The holding of the conference coincided with the commemoration of the 60th anniversary of the Universal Declaration of Human Rights and reaffirmed the Federal Government's commitment to the issue of LGBT human rights. Marta Suplicy, Tourism Minister and a longstanding supporter of LGBT rights, commemorated the initiative. "At long last, after so many years, we are finally able to hold this Conference. It's a giant's stride forward for Brazil." For the Justice Minister, Tarso Genro, the LGBT Conference was a demonstration of respect for human rights. "A human rights agenda that does not contemplate this issue is incomplete," he declared. Also present at the opening ceremony were the Minister of the Special Department for Human Rights, Paulo Vannuchi, Senator Fátima Cleide of the Parliamentary Front for LGBT Citizenship, Minister of the Department for Racial Equality Policies Edson Santos, Minister of the Special Department for Women's Policies Nilcéa Freire, and the directors of the Ministry of Health's National Sexually Transmitted Disease and AIDS Programme, Mariângela Simão and Eduardo Barbosa.
The conference was convened by a decree issued by Brazil's President, Luíz Inácio Lula da Silva, and published in the Official Federal Gazette. Approximately 700 delegates took part with 60% civil society participation and 40% governmental participation. There were a further 300 observers. 16 ministries collaborated with the process of drafting the base-text document on public policies discussed during the event.
Prior to the National Conference, conferences were held in Brazil's 27 states, convened by the state governors, in order to develop complementary proposals for the national policy document, define state-level policies and elect the delegates to the National Conference. More than 100 conferences were held at a municipal level.
The Catholic Church teaches that homosexual acts are disordered and immoral, but some more progressive bishops in Brazil have a hard time divulging it publicly. Many Protestant churches hold the same basic position as the Catholic Church. In mainline liberal Protestant denominations, there is an effort to avoid Biblical condemnation of homosexuality.
And while most of the conservative churches keep silent on the issue, Brazil has seen the growth of gay-friendly churches such as the Metropolitan Community Church, a denomination which originated in the United States. Apart from religious people, moral disapproval of homosexuality has been rare, because of the social pressures condemning prejudice and homophobia.
Among evangelicals, there are some campaigns to reach out to homosexual men and women. Movimento pela Sexualidade Sadia (Social Movement for a Healthy Sexuality), an evangelical group headed by an ex-homosexual, leads efforts to evangelize in gay parades, talking about Christianity to participants and delivering leaflets featuring the testimonials of "ex-gays" and "ex-lesbians".
There may be a religious factor in Brazilian homosexuality. A minority of the Brazilian population adheres to Candomblé and other Afro-Brazilian religions (similar to Santería), where homosexuality is commonly accepted. For a comparison, there are some 19,000 recognized Catholic parishes in Brazil. Informal Candomblé temples are supposed to number some 12,000 in Rio de Janeiro alone. In Candomblé, many priests and priestesses are homosexual. Luiz Mott, the leader of the gay movement in Brazil, is a firm adherent of Candomblé. Many famous Brazilians turn to Afro-Brazilian religions in search of miracles to solve personal or family problems. Even former President Fernando Henrique Cardoso, though a Marxist and an atheist, had sympathy for and sometimes visited Candomblé rituals. Another minority of the Brazilian LGBT population adheres to alternative pagan groups, like Wicca, where homosexuality is also accepted.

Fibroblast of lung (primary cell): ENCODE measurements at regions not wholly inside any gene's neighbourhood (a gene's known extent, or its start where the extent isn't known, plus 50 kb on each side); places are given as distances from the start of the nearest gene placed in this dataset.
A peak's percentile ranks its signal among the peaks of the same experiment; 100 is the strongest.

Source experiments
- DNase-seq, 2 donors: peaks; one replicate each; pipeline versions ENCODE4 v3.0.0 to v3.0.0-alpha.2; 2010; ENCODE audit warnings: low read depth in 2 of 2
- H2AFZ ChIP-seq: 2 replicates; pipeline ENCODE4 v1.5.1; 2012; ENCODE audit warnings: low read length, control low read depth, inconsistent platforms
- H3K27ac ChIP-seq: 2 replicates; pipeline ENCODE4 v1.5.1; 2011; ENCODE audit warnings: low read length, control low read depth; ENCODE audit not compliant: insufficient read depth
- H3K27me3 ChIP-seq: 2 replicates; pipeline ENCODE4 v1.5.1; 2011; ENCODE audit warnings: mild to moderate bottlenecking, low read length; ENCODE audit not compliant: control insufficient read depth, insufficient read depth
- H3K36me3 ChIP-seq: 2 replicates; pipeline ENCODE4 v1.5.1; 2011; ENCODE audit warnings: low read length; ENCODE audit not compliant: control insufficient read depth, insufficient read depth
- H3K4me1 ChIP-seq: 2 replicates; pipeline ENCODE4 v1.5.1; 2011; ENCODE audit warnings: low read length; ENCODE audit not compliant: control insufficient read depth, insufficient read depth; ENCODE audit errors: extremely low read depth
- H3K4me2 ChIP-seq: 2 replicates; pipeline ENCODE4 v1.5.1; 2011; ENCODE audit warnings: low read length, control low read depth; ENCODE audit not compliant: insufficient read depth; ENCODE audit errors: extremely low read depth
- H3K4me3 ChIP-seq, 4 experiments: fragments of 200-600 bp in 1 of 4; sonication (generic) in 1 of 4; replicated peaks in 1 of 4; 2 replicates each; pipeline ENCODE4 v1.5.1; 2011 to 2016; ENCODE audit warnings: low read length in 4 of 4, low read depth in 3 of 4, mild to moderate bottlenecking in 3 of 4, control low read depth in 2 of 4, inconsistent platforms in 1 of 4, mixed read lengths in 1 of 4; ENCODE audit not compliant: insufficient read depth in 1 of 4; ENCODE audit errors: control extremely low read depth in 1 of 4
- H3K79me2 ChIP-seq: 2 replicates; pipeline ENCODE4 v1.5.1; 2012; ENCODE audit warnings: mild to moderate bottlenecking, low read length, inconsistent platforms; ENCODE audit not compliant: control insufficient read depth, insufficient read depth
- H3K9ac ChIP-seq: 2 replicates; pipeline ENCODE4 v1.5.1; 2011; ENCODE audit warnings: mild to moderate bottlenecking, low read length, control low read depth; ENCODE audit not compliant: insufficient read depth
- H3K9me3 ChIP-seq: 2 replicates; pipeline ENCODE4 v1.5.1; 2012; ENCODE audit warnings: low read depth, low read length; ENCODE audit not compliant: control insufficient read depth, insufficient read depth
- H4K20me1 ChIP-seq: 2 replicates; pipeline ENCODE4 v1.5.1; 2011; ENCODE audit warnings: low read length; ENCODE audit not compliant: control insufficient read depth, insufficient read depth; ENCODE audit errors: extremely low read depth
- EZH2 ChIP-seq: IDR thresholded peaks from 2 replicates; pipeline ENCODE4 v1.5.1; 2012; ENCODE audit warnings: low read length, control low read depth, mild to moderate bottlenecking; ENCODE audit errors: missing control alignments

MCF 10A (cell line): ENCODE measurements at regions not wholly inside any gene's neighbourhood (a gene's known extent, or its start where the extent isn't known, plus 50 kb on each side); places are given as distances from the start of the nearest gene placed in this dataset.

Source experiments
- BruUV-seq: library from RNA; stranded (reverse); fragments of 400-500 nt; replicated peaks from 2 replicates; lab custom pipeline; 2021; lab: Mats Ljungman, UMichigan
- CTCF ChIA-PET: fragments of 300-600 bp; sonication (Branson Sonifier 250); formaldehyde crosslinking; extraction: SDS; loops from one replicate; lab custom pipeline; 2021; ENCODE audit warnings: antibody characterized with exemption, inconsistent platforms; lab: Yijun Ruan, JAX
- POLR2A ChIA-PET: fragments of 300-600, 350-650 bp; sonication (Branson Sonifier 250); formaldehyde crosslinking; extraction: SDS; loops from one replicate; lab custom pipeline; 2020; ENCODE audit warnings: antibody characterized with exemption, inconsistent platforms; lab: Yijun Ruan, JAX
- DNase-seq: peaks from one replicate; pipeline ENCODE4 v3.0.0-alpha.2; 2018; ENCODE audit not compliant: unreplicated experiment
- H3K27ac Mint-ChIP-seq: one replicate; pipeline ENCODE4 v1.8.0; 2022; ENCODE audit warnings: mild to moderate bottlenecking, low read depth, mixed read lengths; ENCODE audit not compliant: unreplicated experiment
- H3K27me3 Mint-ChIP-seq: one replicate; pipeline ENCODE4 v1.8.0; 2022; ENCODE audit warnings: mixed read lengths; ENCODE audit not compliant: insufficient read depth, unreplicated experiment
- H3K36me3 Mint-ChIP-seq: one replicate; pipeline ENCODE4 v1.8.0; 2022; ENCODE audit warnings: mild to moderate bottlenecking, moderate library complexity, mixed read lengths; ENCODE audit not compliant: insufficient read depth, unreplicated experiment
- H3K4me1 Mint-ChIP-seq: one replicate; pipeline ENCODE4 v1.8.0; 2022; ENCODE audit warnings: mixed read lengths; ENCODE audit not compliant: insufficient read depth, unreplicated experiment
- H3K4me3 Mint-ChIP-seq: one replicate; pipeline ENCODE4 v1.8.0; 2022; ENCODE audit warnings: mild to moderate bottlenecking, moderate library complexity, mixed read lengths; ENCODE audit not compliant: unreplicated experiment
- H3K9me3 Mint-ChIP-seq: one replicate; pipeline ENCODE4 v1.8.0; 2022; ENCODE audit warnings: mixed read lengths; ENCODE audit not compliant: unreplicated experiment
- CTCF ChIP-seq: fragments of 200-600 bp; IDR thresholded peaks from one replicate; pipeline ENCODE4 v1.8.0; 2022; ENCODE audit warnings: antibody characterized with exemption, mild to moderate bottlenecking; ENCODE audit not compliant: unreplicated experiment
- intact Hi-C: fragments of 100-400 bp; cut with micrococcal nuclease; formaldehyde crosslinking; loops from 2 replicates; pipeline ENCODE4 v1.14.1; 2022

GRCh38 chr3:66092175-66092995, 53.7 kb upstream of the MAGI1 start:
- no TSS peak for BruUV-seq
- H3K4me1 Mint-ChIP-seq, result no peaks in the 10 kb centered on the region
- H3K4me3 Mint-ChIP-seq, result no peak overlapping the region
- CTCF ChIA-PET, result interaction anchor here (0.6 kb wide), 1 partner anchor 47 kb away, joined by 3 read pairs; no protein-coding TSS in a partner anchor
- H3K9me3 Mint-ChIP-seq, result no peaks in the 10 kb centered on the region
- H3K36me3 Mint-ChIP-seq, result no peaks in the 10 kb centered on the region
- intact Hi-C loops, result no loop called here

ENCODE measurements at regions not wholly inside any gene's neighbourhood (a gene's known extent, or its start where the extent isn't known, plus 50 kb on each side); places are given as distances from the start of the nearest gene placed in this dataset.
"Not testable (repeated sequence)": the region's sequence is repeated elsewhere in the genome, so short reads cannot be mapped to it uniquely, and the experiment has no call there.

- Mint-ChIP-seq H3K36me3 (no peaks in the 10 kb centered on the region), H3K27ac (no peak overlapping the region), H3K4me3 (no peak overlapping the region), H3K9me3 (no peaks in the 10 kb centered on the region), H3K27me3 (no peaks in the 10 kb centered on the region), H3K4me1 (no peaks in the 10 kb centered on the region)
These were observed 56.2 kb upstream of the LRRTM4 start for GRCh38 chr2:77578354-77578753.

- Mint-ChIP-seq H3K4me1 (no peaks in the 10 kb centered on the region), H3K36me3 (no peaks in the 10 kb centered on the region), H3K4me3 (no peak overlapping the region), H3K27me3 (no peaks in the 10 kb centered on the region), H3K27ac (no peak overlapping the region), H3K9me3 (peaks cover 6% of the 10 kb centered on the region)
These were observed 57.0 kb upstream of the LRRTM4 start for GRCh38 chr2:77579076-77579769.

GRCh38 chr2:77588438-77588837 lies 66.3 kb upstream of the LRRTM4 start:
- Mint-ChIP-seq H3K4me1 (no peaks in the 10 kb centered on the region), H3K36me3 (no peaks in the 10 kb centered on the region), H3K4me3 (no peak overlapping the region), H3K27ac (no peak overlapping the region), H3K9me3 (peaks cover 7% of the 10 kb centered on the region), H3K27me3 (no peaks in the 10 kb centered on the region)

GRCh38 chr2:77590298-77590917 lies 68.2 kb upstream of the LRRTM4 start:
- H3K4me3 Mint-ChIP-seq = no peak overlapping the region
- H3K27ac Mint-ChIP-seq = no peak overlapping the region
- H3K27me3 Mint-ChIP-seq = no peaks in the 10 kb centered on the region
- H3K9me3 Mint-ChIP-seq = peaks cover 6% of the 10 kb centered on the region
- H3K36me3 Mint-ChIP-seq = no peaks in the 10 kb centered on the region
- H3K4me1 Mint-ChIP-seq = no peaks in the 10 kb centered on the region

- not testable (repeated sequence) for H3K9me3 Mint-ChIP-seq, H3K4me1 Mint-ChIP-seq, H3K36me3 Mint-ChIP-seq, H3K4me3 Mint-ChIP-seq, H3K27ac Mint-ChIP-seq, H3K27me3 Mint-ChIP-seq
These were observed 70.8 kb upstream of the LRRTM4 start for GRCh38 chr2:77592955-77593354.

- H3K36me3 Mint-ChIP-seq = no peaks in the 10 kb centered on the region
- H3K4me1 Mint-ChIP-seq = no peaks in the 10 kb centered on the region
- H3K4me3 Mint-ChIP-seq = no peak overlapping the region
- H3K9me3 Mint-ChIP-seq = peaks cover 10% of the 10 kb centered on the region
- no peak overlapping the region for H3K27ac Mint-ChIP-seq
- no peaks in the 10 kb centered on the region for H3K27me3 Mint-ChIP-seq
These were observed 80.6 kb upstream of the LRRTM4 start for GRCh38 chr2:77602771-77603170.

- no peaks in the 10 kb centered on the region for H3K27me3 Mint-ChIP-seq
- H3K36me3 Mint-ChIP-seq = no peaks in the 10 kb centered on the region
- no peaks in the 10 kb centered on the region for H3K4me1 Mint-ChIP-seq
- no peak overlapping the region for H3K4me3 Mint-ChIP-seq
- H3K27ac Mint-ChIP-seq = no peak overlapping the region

The main opponents of the advances of the gay rights movement in Brazil have generally been conservatives. Religion is the most cited reason for opposing gay rights. Regionally, opposition to the gay rights movement has been strongest in rural interior regions.
Catholic and evangelical politicians have also been trying to counter gay rights through the introduction of bills. Among them were Bill 2279/03 put forward by Representative Elimar Damasceno. It strove to ban public kissing between people of the same sex. Bill 2177/03, authored by Representative Neucimar Fraga, would have created an assistance program for sexual reorientation of persons who voluntarily opt for changing their sexual orientation from homosexuality to heterosexuality.
State representative Edino Fonseca, an Assembly of God government minister, introduced a bill in the Legislative Assembly of Rio de Janeiro to establish social services to support men and women wanting to "leave" homosexuality. He also introduced a bill to protect evangelical groups offering assistance to such men and women from discrimination and harassment. The latter bill faced severe opposition as well. It says: "No divulging of information on the possibility of support and/or the possibility of sexual reorientation of homosexuals is to be considered prejudice."